Three weeks ago, a group of leaders from the opposition Free Syrian Army warned U.S. officials that a strategic city along the Iraqi border was about to fall to ISIS. It was the latest in a long series of increasingly anxious cries for help. The rebels never heard back from the Americans.
Five days ago, the predictions came true. Free Syrian Army units in the city of Der al Zour handed over their territory to the Islamic State of Iraq and al Sham, following weeks of desperate requests for help to international officials, including a direct appeal in a private meeting with U.S. Ambassador to the United Nations Samantha Power.
“[The U.S. officials] showed an understanding of the situation but there was no movement at all,” the commander of the FSA battalion near Der al Zour told The Daily Beast in an interview. “There’s no clear American position in that part of Syria. We told the Americans we are going to fight ISIS and ISIS is close to us, but they did nothing.”
Two leaders of the Free Syrian Army in eastern Syria told The Daily Beast that the moderate rebels in the area greatly outnumbered the ISIS fighters returning from Iraq in stolen American-made vehicles. But the FSA battalion, weakened from months of being under siege, did not have enough ammunition to engage ISIS in the fight. They retreated south, giving up what they controlled of Der al Zour to ISIS without ISIS having to fire a shot.
“Der al Zour was surrounded for several months by ISIS and the regime. The siege included no food and water. Our battalion was weakened,” the FSA commander said. “The FSA numbers are big, but we don’t have weapons, we don’t have ammunition, we don’t have anything.”
For several weeks prior, FSA leaders had tried to sound the alarm. If Der al Zour fell to ISIS, the extremist group would have control of the transportation routes from their stronghold in Raqqa, Syria to their new territories in northern Iraq. The area is also rich in oil and gas resources and was the last FSA stronghold along the rapidly disappearing Iraq-Syria border.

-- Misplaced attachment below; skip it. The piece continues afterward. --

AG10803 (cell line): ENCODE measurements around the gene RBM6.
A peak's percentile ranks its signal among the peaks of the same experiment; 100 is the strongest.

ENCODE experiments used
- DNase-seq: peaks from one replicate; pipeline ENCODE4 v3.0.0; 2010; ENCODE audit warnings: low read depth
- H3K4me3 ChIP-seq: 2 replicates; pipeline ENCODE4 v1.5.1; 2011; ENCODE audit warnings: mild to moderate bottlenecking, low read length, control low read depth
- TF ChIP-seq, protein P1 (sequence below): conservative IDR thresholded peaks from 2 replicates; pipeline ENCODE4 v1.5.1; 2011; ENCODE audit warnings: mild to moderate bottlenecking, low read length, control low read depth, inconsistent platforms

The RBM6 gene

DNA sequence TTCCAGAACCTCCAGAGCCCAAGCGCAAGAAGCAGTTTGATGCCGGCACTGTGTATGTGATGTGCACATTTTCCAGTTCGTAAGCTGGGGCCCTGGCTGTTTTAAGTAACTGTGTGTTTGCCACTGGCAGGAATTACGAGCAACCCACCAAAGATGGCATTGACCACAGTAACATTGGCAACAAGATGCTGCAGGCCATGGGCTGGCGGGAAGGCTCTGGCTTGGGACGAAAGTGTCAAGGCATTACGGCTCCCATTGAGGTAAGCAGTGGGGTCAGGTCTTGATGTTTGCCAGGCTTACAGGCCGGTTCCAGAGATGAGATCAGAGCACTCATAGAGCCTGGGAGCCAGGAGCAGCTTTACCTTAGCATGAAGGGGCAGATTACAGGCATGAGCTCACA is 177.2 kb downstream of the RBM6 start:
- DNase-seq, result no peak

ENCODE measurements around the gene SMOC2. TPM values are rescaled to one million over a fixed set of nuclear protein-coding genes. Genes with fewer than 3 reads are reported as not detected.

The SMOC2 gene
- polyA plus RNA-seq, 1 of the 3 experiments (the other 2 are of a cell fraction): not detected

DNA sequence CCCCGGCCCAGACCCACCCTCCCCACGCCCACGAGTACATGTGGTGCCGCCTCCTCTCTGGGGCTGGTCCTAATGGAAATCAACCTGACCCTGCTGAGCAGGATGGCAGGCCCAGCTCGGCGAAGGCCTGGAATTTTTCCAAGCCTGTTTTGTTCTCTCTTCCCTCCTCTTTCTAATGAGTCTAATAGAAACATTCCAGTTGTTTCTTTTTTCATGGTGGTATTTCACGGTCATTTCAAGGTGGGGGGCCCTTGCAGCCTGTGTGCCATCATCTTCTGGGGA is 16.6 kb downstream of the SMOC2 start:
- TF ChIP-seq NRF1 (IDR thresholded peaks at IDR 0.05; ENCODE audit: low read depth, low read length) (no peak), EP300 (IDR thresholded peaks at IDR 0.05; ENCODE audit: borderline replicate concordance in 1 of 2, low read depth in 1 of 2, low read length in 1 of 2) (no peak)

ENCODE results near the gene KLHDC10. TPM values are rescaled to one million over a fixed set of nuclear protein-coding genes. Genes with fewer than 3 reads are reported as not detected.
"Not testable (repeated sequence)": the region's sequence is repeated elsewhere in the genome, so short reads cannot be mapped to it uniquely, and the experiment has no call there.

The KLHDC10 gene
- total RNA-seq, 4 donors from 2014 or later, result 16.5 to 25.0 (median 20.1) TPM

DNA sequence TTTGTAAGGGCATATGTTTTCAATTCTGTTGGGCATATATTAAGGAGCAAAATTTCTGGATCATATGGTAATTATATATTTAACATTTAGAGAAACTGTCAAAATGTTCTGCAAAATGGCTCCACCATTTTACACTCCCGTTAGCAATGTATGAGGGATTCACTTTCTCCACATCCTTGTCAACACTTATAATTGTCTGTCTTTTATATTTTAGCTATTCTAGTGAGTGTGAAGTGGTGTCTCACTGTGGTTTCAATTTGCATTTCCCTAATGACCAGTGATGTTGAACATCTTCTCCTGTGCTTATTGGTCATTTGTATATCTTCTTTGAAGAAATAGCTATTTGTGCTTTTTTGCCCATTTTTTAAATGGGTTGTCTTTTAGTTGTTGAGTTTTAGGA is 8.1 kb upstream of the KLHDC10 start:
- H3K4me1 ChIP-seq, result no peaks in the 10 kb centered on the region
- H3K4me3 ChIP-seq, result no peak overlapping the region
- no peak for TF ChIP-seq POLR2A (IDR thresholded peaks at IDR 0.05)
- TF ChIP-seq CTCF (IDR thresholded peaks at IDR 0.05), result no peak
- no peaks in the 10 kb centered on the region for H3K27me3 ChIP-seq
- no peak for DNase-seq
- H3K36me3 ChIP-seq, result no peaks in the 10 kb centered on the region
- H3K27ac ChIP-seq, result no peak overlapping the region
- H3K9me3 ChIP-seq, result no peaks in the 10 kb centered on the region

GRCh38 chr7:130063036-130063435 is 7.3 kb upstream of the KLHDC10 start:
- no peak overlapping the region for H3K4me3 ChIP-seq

About six weeks ago, a group of representatives of the FSA and the Syrian Opposition Coalition went to Jordan, and met with the international committee coordinating aid to the FSA based there. They presented a detailed urgent request for money, food, and weapons to be sent to the FSA in and around Der al Zour. Three weeks ago, just days after Mosul fell to ISIS, a group of FSA and SOC officials met with Power in Turkey and briefed her about the impending disaster on the Syrian side of the border. But after the meeting: nothing.
Power met with a range of people impacted by the Syrian conflict as part of her trip to Turkey and Jordan, an official from the U.S. mission to the United Nations (USUN) told The Daily Beast, including senior government officials, refugees, leaders of NGOs, and representatives of the Syrian opposition. She also met with Jordan's King Abdullah, Turkish President Gul and Turkish Prime Minster Erdogan.
Power’s conversations with rebel leaders included “hearing the concerns of both FSA and the Syrian opposition that they have raised consistently with the U.S. government and others, which is that the regime and ISIS are making inroads and that the Syrian opposition needs additional assistance,” the USUN official said. “Ambassador Power told them she would share what she learned with her colleagues in Washington when she returned from her trip.”
The USUN official declined to specify if or how Power followed up on the request or why the U.S. government failed to answer their call for help. The international coordinating committee in Jordan eventually did send the FSA in Der al Zour a small amount of equipment and ammunition. But the shipment didn’t arrive until after ISIS had taken over the FSA positions. ISIS, on the other hand, spread $2 million in the area, to entice local tribes and leaders to permit their presence there.
Today, Der al Zour’s city center is divided into areas controlled by the al Qaeda-affiliated al Nusrah front, the Islamic Front, and the Syrian regime, which controls the airport and the high ground outside the city from which they shell the opposition areas relentlessly. ISIS and the regime are working together, and ISIS controls the suburbs without any fear of attacks from the Syrian Arab Army.